Jocelyn Burnell Bell is going to get a well-deserved recognition for his scientific achievements, albeit with a serious time lag. British astrophysics will be awarded a special “breakthrough” prize. This was announced by the organizers of the award on September 6. The reward of $ 3 million will mark not only the discovery of pulsars in 1967, but also emphasize her scientific work during 50 years of work.
In 1967, Burnell Bell (then Jocelyn Bell) was a graduate student at the University of Cambridge (England). In November, she managed to notice something strange in the data received by the radio telescope. Together with the supervisor, they identified a bizarre impulse, repeating every 1.3 seconds. The signal was so strange that scientists jokingly called him “the little green man-1”. But Burnell soon noticed other similar objects, which means that the source should be a natural space object.
As a result, the researchers determined that the signals come from rapidly rotating neutron stars - the incredibly dense remnants of massive stars that died in supernova explosions. New objects are called pulsars (“pulsate” and “quasars”).
Jocelyn Burnell Bell, who discovered pulsars in 1967, will receive a special breakthrough prize of $ 3 million in the category of fundamental physics
However, pulsars do not pulsate, but constantly release rays, which evenly add up to the line of observation with our planet (therefore, Earth scientists see them). The discovery of Burnell Bell will always remain one of the greatest surprises in the history of astronomy, because until that moment no one knew that they existed.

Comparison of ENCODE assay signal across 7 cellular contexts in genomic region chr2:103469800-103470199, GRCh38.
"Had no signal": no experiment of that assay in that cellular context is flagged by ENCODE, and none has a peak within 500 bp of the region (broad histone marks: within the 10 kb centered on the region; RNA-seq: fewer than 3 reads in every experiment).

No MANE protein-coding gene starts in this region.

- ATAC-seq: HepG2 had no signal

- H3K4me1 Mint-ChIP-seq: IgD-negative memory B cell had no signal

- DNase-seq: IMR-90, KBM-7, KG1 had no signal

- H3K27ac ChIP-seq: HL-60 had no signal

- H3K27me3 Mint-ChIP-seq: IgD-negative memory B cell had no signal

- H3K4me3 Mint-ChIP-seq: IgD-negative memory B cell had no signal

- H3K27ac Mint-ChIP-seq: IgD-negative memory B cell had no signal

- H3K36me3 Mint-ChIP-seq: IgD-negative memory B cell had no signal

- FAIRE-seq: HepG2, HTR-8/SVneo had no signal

Pulsars opened the door to new observations. For example, they were used to test Einstein’s general theory of relativity, and the accuracy of repetitive signals allowed the creation of detailed space maps. In 1974, Anthony Hewish (led by Burnell Bell) won the Nobel Prize in Physics for his role in the discovery of pulsars. But he divided this part not with an assistant, but with a friend, astronomer Martin Ryle. Burnell Bell said that she was not offended, because she perfectly understood the situation where no one was going to share with the student.
50 years of scientific leadership
Burnell Bell is now officially recognized for his decisive role in the discovery of the pulsar. But she is honored not only for that. The contribution is also important as a teacher and leader. Over the past 50 years, she headed the Royal Astronomical Society and became the first woman president of the Institute of Physics and the Royal Society of Edinburgh (now she is chancellor of the University of Dundee in Scotland and a visiting professor of astrophysics at Oxford University in England). The prize of $ 3 million will allow her to continue scientific activities. She plans to use the money to finance graduate students with a big emphasis on physics. She says: “I feel that I have contributed in part because I was an outsider. I was one of the few women who also did not belong to a rich part of the country by birth. ” She also added that she did not expect to receive the award and the news was a complete surprise.
The official award will be held on November 4 during the awards ceremony in 2019 in Silicon Valley. Burnell Bell is destined to become the fourth winner of a special award, which is awarded for outstanding achievements.